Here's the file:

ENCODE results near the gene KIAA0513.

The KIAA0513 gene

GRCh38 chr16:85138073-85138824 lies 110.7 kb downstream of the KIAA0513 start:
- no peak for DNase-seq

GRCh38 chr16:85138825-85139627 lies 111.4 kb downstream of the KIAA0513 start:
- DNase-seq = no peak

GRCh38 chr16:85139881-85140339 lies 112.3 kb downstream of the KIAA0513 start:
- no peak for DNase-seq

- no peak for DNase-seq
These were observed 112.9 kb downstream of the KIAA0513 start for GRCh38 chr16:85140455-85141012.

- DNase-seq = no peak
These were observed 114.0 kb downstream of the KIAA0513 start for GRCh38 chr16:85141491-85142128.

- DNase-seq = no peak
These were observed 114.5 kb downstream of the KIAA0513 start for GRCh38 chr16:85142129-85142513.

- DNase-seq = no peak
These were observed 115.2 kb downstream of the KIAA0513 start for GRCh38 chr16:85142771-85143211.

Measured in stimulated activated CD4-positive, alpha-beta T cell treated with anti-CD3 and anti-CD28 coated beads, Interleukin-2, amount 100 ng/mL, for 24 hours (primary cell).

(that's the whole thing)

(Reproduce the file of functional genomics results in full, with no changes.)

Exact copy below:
ENCODE results near the gene KIAA0513.

The KIAA0513 gene

GRCh38 chr16:85138073-85138824 lies 110.7 kb downstream of the KIAA0513 start:
- no peak for DNase-seq

GRCh38 chr16:85138825-85139627 lies 111.4 kb downstream of the KIAA0513 start:
- DNase-seq = no peak

GRCh38 chr16:85139881-85140339 lies 112.3 kb downstream of the KIAA0513 start:
- no peak for DNase-seq

- no peak for DNase-seq
These were observed 112.9 kb downstream of the KIAA0513 start for GRCh38 chr16:85140455-85141012.

- DNase-seq = no peak
These were observed 114.0 kb downstream of the KIAA0513 start for GRCh38 chr16:85141491-85142128.

- DNase-seq = no peak
These were observed 114.5 kb downstream of the KIAA0513 start for GRCh38 chr16:85142129-85142513.

- DNase-seq = no peak
These were observed 115.2 kb downstream of the KIAA0513 start for GRCh38 chr16:85142771-85143211.

Measured in stimulated activated CD4-positive, alpha-beta T cell treated with anti-CD3 and anti-CD28 coated beads, Interleukin-2, amount 100 ng/mL, for 24 hours (primary cell).